The trees were the big work — very fiddly. But I wanted a design that wasn’t too naturalistic, looked stylized enough to be medieval, without looking like a pair of fluffy green lollipops. I got the general pattern out of Victor Rolland’s _Illustrations to the Armorial General_, but I’ve no idea where he got it. Anyway, people like them, and I was asked for an electronic copy so the design could be reused. The Barony of Rowany even gave me and Robyn, who did the sewing, special little awards forthe work we did. Pretty cool.

Unfortunately, that’s about the only photo there will ever be of the Darton horn banner looking that nice — it got rained on, and despite the dye claiming up and down to be washable — as in, you should be able to get it wet without it running all over the place — it ran all over the place. The black is now an interesting charcoal grey, and the gold is now mud. Ah well. It looks like a “relic” now, I guess.

A New Day

So, this week marks the thrid year I have been in New Zealand. And this week everything changed. A momentus occasion of discovery and joy. My long quest is over.

They now sell Cheerios in the local supermarket.

All is good with the world. And now visitors from the States no longer have to pay their way here with suitcases full of the tasty breakfast cereal. Now I just hope and pray Cheerios are successful enough in this new market to survive, as it would be a cruel hoax for them to appear and then fanish into the night.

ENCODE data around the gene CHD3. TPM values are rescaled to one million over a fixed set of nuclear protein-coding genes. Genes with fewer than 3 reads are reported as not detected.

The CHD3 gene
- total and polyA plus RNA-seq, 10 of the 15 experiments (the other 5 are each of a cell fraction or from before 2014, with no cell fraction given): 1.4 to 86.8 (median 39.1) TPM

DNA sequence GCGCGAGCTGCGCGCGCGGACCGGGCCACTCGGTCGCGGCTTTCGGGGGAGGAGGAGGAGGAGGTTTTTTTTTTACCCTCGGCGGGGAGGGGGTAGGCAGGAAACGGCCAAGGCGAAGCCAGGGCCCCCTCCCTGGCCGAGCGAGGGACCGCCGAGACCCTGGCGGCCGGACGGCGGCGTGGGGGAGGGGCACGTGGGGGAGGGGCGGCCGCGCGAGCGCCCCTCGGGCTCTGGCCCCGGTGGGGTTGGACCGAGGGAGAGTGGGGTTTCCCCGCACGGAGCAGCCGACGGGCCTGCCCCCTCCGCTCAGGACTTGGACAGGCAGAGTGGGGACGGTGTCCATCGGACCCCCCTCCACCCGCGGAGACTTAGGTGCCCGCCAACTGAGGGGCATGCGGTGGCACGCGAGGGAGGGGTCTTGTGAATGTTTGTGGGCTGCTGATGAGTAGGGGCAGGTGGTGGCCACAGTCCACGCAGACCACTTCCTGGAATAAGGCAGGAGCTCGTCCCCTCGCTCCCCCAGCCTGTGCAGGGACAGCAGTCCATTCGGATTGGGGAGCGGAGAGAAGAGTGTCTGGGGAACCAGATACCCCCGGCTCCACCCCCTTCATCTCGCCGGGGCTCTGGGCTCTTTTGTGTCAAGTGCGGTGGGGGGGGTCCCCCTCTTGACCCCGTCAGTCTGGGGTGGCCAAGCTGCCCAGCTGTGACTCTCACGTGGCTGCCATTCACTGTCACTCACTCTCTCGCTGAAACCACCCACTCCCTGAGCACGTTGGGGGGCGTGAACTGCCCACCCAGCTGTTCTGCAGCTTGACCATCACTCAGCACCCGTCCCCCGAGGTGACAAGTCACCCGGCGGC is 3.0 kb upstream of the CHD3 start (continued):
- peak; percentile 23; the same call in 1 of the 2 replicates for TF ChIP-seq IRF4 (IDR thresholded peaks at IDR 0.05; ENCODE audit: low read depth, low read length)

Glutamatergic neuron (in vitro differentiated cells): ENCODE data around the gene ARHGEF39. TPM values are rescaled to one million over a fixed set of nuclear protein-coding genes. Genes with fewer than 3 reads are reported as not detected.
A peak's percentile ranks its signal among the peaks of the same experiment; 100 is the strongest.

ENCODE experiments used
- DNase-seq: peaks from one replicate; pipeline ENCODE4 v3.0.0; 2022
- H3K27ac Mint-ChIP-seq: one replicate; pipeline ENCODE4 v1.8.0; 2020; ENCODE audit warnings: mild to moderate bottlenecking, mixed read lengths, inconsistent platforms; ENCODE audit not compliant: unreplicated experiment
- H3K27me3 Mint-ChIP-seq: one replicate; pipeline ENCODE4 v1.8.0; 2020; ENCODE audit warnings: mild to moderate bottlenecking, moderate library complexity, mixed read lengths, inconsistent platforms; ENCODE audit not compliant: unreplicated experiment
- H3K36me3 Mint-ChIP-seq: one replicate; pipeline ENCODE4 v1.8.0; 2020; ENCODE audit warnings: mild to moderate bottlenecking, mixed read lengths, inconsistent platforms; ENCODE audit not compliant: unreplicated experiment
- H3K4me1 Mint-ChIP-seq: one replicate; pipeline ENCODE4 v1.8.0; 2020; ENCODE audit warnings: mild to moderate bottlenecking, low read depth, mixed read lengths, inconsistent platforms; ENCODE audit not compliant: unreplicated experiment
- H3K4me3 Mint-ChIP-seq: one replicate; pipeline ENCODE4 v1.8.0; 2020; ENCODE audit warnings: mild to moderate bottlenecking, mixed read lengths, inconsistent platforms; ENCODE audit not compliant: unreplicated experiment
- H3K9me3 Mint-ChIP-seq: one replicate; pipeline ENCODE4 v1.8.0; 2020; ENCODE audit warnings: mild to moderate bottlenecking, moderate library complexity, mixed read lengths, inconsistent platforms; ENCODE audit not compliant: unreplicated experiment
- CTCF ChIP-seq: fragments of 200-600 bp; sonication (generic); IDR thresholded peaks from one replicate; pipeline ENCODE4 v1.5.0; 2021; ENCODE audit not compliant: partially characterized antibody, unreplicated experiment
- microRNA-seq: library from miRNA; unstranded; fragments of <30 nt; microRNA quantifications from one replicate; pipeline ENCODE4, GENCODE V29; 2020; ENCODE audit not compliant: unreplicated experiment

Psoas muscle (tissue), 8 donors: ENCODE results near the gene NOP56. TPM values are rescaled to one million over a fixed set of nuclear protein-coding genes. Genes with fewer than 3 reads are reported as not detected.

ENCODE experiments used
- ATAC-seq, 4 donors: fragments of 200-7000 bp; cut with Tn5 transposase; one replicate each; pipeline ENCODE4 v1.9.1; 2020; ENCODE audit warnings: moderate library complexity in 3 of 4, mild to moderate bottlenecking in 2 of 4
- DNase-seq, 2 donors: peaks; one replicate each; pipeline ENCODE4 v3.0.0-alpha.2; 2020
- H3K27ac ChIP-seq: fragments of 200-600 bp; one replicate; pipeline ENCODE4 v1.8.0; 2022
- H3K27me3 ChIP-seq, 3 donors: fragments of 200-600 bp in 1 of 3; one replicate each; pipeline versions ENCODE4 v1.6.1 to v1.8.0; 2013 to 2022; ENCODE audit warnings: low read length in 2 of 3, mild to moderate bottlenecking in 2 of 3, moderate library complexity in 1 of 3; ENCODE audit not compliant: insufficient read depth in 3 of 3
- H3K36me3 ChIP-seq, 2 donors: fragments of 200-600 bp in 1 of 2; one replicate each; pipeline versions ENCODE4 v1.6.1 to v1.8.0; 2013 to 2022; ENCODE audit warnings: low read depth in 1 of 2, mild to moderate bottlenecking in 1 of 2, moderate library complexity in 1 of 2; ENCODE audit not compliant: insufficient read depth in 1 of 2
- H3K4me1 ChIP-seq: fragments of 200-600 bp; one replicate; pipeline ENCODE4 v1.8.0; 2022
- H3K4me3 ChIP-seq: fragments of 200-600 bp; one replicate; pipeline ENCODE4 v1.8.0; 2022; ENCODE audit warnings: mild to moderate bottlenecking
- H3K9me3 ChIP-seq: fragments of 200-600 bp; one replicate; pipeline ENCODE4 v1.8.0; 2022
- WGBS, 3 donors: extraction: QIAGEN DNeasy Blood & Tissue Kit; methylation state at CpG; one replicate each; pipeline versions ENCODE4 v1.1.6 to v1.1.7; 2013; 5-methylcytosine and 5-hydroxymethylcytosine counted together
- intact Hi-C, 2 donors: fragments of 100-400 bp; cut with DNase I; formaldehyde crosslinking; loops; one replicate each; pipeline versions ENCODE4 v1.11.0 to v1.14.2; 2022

It must be spring-

As there are lambs running around on our back hill. Not our lambs, mind you, but lambs. I have informed Stuart that he has at least 5 ewes and 3 lambs on our hill, which generated a “grrr, but I fixed the hole in the fence!” As we have plenty of grass back there, we don’t mind. And it is very amusing to watch the alpaca chase the sheep around. Lambs are apparently even more fascinating than adult sheep to Hyouki, our little fawn sheep-worrier.

Our neighbors Bruce and Jenny have come back from Europe, so hopefully the Rhodo’s they pruned back in May will start getting shifted over to their place. August is a good month for transplanting trees, before teh spring-sap starts flowing. Clearing out the garden will be good. Rhodo’s are deadly poison to alpaca, so it’s better not to have them around. And once a spot is clear, I am probably going to build a greenhouse. That should be a fun project!

Tanks for a good time!

No more Tank. Last Thursday I drove him up to Levin, and left him at a greyhound kennel for pickup Friday and transport up to his new home in Auckland. I expect he will have a very cushy life with Tiffinie, his new owner.

Of the three dogs we had, Tank was my clear favorite. He didn’t have the behavior issues of Casey, and was pretty safe with the cats, unlike Prince. He knew his name, was a happy member of the pack, and was learning how to play. I think much of the excitement he had when cats were around was a desire to play with them, I am pretty sure I caught him play-bowing to the cats on occasion! Of course the cats can’t read body language, and would run away from the giant exuberant dog!

It’s too bad our lifestyle really doesn’t suit having a dog, ’cause if I were going to have a dog, it would have been one like Tank.

We are now going to take a lengthy break from fostering greyhounds. We have been taken off the active roster, though we are still available for “emergency” placements.